Alberto Fernandez, current Vice President at the Middle East Media Research Institute and the Charge d’Affaires at the US embassy in Khartoum from 2007 to 2009, agrees that the NCP risks internal blowback if it upgraded relations. “It gains something with the West but it loses domestically,” Fernandez told Business Insider, adding that relations with Israel would then “become one more issue that cna cause more turbulence internally.”
The NCP has no shortage of those. Sudan is internationally isolated. The government is dependent on revenue from oil that is extracted in now-independent South Sudan but which travels through pipelines in the Republic of Sudan.
Oil is down to under $30 a barrel, and in the 5 years since South Sudan seceded the two countries have yet to come to any kind of a stable agreement on how the oil money should be split. Khartoum is still contending with insurgencies in both Darfur in the west and the Nuba Mountains region in the south.
Close ties with Israel might give an exhausted Sudanese populace yet another grievance against an oppressive government. And at the same time, it would highlight the NCP’s evolution from an ideologically Islamist regime to a run-of-the-mill autocracy concerned with little more than its own survival.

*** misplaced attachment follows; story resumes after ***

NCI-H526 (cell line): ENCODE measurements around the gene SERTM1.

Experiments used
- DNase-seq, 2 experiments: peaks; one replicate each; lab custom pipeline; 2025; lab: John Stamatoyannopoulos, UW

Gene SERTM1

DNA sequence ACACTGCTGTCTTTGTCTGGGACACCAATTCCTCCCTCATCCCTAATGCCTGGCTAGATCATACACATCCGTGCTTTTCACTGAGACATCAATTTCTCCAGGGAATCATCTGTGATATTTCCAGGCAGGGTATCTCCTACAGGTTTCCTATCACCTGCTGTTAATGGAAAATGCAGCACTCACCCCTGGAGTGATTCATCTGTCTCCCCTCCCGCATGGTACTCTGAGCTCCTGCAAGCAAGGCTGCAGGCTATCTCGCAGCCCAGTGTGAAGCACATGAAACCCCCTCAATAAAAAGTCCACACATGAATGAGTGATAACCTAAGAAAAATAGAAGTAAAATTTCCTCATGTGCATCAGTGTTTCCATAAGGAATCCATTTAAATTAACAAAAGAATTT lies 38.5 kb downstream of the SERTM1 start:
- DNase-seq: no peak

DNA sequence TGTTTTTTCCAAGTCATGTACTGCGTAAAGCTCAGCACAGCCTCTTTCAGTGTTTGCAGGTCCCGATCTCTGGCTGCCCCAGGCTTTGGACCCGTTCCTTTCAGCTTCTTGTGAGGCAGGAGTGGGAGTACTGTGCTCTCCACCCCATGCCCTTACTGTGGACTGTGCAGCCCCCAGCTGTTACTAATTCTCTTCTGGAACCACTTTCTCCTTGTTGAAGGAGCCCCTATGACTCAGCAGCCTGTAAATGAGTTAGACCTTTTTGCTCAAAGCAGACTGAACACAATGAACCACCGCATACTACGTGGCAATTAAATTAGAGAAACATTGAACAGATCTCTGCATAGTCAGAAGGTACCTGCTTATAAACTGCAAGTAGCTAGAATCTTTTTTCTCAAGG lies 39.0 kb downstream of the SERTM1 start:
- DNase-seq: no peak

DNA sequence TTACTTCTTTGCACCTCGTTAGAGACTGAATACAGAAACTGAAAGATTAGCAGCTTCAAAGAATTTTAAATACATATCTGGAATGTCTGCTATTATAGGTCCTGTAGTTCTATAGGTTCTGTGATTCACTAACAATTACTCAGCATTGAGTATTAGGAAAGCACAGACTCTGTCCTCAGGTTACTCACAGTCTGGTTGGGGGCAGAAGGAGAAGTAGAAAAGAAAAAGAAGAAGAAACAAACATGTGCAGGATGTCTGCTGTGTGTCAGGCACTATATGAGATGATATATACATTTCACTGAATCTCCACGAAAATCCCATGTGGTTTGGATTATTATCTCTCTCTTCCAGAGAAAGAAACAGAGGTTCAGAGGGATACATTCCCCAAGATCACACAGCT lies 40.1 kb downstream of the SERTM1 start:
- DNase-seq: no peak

That doesn’t mean that closer relations wouldn’t be tempting for Khartoum. According to Koduda, establishing ties with Israel is a topic of “semi-recurring debate among the Sudanese elite.” There’s plenty of circumstantial evidence that Sudan’s government isn’t implacably anti-Israel.
A 2009 US embassy cable published by WikiLeaks quotes Sudanese intelligence chief Salah Ghosh as telling US diplomats that he would like to see a halt to the use of Sudanese territory for weapons trafficking. “The Sudanese regime is not seeking a confrontation with Israel,” Ghosh reportedly said.
Weapons smuggling across Sudan into Egypt and the Gaza Strip has effectively halted in recent years, to the reported satisfaction of Israeli officials. And the NCP might just be pragmatic enough to open relations — or at least to give the impression that its’ considering opening relations — if it saw a benefit in doing so.
“It’s a regime which has been hugely successful in one thing, which is remaining in power,” says Fernandez. “While they are Islamists, they’re also creative and they’re looking for ways to stick around.”
If Sudan opted for full ties, it would become the 3rd Arab League country to recognise Israel and the first since Mauritania, in 1995. Israel maintains limited or covert diplomatic relations with a number of Arab countries, and opened a diplomatic office at the International Renewable Energy Agency in Abu Dhabi in 2015.
Fernandez says it remains unlikely that Sudan would take such a bold diplomatic move unless it occurred in concert with understandings bout enhanced relations with the US. Given the domestic risks, he believes the gain to the NCP would be “negligible” if Sudan went ahead and established ties.
And it if happened, it would show the degree to which a formerly anti-western government has now come to believe that its survival depends on closer ties with the United States.
“They’re ideological, they’re Islamists and they continue to be,” says Fernandez. “But they’re not blind.”